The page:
Saturday, April 6, 2013

The Three C's: Consumerism, Communism, and Culture

Just what is it that make today’s homes so different, so appealing? by Richard Hamilton

   Pop art defined by Richard Hamilton is described as “popular, transient, expendable, low cost, mass produced, young, witty, sexy, gimmicky, glamorous, and big business.” One amazing work of his, Just what is it that make today’s homes so different, so appealing?, reflect on the materialistic culture that society was transforming into.
   It presents a modern apartment with a big muscle man holding a Tootsie Pop, and a half dressed pin up girl. The analogy between the man and the woman inhabiting the apartment is compared to Adam and Eve, where they are surrounded in the “consumer’s paradise.” Materialistic goods produced from pop culture are incorporated into the collage, such as a television, a nice vacuum, a Ford Emblem, a huge comic book cover, a tape recorder, and other nice goodies.

   This was made during the time in which people everywhere became mall shoppers, TV watchers, car drivers, etc. People were dropping dollars to live a pretty awesome life. Another subject matter to be discussed about this painting is that there is that moon hovering over the materialist Adam and Eve. This is used to represent the fear of Communism during the 1950s.  This reference to outer space brings attention to the informal “Space Race” between Russia and America, a rivalry that would declare the more accomplished country to be the symbolic leader of the world. The morale-boosting societal benefits and potential propitious military advancements a space-related victory allowed for such a proposition.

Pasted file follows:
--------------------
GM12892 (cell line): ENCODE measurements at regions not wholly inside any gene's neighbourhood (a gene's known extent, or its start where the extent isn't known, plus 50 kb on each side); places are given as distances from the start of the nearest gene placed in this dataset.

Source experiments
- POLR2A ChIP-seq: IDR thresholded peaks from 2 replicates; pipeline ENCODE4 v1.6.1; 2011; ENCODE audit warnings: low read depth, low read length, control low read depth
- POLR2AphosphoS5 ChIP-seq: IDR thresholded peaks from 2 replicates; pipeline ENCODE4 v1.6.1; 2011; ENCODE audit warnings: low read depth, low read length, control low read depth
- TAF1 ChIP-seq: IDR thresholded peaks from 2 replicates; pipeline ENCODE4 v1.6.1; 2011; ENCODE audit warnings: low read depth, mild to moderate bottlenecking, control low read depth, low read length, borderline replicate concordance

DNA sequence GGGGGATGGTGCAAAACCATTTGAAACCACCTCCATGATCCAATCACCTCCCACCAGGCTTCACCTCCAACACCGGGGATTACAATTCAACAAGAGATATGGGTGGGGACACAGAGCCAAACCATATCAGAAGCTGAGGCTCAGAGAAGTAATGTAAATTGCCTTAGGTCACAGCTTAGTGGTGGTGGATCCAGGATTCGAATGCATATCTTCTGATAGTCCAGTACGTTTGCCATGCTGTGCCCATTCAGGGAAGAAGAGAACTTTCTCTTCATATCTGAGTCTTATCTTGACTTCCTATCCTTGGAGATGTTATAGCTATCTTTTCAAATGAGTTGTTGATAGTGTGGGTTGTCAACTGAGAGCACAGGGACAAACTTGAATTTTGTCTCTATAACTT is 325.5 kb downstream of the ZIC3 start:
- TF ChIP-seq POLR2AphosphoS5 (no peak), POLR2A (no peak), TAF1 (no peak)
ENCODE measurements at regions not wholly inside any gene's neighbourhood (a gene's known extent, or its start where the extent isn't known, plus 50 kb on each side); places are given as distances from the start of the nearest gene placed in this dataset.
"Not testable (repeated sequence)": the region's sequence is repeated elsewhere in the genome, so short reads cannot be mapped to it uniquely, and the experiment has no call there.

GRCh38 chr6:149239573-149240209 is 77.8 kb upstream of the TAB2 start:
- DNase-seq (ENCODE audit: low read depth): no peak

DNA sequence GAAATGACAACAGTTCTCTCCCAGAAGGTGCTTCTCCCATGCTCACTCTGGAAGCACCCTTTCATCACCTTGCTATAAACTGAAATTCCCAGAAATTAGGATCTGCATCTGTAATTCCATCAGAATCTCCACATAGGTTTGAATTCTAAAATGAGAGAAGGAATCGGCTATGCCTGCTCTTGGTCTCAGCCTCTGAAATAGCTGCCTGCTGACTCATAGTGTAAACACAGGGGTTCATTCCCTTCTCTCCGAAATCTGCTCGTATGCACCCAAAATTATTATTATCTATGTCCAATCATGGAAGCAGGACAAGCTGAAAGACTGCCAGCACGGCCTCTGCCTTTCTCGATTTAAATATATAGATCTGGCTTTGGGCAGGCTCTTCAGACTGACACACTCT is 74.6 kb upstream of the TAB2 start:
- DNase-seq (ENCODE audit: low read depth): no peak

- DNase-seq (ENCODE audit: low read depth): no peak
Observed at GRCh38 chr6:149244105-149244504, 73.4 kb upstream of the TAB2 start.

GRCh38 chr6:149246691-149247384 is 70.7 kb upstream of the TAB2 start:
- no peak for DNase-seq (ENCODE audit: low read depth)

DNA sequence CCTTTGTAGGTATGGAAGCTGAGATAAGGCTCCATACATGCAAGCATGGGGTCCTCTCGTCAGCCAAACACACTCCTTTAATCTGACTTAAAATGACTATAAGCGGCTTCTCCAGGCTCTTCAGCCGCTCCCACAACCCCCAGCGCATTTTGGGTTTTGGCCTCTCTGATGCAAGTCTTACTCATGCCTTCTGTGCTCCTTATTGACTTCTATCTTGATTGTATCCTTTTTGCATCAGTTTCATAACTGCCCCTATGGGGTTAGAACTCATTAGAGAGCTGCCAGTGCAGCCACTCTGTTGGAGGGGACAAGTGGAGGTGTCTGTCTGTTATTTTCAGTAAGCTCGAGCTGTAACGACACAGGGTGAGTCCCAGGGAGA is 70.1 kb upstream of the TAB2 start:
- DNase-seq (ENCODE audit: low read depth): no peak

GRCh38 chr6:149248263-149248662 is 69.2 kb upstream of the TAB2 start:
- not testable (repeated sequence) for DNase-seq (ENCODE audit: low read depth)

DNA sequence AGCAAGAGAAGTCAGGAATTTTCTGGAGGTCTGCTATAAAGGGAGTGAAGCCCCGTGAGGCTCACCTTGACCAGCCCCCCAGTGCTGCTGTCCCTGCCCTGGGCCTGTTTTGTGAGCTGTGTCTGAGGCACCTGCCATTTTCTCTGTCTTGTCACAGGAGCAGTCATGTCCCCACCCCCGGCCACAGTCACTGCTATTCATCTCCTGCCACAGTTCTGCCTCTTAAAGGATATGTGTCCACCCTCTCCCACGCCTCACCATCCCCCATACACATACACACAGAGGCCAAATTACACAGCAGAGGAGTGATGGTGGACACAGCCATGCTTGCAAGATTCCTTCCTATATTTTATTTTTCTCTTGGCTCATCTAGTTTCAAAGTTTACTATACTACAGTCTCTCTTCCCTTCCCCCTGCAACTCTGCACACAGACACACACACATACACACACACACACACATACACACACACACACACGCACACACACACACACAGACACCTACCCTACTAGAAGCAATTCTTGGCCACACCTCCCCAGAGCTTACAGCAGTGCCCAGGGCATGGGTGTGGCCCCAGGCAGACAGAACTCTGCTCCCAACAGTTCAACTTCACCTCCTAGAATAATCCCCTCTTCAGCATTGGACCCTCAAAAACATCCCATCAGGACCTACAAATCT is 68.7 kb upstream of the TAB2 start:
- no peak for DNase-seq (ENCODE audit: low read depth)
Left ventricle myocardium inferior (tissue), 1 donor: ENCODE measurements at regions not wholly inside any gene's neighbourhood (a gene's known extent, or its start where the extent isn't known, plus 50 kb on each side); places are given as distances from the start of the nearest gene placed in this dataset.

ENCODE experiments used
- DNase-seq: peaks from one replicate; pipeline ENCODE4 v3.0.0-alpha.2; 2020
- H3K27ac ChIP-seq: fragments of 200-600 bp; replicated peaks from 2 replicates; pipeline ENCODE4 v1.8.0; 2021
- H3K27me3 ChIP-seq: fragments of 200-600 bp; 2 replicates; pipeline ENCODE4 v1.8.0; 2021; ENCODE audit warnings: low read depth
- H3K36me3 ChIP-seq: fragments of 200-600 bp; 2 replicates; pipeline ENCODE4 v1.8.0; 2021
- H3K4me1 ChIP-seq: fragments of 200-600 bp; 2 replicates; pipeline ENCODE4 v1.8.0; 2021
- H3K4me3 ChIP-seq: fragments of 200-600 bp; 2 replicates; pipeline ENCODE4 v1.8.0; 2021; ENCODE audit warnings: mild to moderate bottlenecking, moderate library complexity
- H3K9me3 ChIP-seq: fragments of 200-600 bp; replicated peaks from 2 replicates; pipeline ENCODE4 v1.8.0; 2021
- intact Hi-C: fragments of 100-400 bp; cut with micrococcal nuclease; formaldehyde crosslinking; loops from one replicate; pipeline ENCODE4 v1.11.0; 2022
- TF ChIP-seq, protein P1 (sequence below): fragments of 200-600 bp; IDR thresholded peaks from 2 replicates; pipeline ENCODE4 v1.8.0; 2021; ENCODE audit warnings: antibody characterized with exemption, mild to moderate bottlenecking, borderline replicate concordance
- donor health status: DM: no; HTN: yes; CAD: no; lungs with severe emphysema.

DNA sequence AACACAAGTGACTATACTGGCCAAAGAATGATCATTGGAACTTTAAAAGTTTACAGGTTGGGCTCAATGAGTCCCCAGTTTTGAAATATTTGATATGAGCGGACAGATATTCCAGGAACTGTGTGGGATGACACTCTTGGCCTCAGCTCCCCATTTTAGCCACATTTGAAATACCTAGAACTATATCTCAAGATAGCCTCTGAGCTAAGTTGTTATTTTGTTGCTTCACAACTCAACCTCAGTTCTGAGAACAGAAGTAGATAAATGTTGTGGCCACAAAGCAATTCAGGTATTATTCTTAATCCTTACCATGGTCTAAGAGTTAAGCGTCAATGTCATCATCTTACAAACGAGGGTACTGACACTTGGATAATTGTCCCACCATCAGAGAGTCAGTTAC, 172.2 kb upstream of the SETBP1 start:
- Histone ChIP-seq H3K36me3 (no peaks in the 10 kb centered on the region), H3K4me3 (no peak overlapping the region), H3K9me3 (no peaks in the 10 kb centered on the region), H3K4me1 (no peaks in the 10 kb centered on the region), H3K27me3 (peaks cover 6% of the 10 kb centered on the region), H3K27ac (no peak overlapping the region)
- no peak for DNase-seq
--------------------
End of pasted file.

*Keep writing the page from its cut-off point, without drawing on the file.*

An important thing to point out with Hamilton, as well as other Pop artists, is that they did not approach popular culture in an ironic way pointing out the “ugliness” of urban life, or something along that category.  The” looked at the world in which they lived and examined the objects and images around them with intensity and penetration, frequently making the viewer conscious of that omnipresence for the first time.”
History of Modern Art by H. H. Arnason and Elizabeth C. Mansfield

No comments:

Post a Comment